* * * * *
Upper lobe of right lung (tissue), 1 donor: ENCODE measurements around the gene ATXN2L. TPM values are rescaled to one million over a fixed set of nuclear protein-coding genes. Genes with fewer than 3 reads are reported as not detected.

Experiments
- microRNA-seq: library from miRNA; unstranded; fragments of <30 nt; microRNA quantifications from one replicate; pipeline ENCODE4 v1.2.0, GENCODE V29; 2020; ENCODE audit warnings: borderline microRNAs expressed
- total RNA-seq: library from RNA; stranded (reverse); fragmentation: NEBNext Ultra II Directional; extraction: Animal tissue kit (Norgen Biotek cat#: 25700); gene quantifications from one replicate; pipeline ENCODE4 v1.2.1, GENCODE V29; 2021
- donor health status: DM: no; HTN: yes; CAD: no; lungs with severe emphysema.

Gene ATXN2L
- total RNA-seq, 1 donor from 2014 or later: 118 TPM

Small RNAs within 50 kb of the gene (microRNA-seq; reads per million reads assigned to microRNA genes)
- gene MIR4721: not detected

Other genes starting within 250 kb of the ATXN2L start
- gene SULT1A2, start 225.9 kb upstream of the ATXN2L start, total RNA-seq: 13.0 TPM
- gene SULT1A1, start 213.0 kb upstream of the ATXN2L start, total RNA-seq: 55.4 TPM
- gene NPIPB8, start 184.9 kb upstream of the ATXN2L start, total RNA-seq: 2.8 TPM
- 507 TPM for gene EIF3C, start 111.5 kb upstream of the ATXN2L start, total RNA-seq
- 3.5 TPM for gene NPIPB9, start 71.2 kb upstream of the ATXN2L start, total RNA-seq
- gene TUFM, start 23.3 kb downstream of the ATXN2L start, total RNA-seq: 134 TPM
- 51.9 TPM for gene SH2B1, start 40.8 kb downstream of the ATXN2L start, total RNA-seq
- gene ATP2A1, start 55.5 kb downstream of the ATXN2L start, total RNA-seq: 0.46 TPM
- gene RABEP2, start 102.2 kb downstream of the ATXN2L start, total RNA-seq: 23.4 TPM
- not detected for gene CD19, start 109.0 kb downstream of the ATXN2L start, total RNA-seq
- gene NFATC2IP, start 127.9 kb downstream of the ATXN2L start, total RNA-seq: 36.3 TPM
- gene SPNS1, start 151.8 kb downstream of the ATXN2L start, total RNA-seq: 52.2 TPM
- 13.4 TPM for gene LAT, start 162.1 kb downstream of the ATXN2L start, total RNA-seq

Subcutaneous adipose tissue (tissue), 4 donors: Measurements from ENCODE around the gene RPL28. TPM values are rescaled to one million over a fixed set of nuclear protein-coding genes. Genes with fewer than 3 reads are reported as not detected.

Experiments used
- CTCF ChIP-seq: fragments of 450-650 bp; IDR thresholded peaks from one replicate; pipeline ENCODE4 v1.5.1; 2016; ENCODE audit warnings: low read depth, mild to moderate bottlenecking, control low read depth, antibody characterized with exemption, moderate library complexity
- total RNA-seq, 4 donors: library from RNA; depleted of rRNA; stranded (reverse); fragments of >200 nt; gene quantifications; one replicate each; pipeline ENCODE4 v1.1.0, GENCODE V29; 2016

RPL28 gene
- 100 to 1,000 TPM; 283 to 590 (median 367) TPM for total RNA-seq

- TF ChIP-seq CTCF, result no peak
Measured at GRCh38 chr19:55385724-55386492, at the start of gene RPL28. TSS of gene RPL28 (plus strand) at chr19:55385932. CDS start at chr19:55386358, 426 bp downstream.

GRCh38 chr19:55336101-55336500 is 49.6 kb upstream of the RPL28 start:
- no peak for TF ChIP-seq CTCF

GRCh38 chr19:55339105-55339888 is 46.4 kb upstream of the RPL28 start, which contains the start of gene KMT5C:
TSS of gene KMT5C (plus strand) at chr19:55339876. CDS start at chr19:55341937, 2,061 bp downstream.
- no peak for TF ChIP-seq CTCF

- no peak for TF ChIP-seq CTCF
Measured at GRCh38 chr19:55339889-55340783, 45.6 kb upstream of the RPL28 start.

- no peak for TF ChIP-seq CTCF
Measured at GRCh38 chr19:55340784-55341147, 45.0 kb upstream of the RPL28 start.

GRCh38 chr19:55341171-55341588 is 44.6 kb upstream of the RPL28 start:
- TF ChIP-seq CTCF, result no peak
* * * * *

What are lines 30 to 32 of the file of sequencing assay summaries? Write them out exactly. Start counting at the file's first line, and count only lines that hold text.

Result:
- TF ChIP-seq CTCF, result no peak
Measured at GRCh38 chr19:55385724-55386492, at the start of gene RPL28. TSS of gene RPL28 (plus strand) at chr19:55385932. CDS start at chr19:55386358, 426 bp downstream.

GRCh38 chr19:55336101-55336500 is 49.6 kb upstream of the RPL28 start: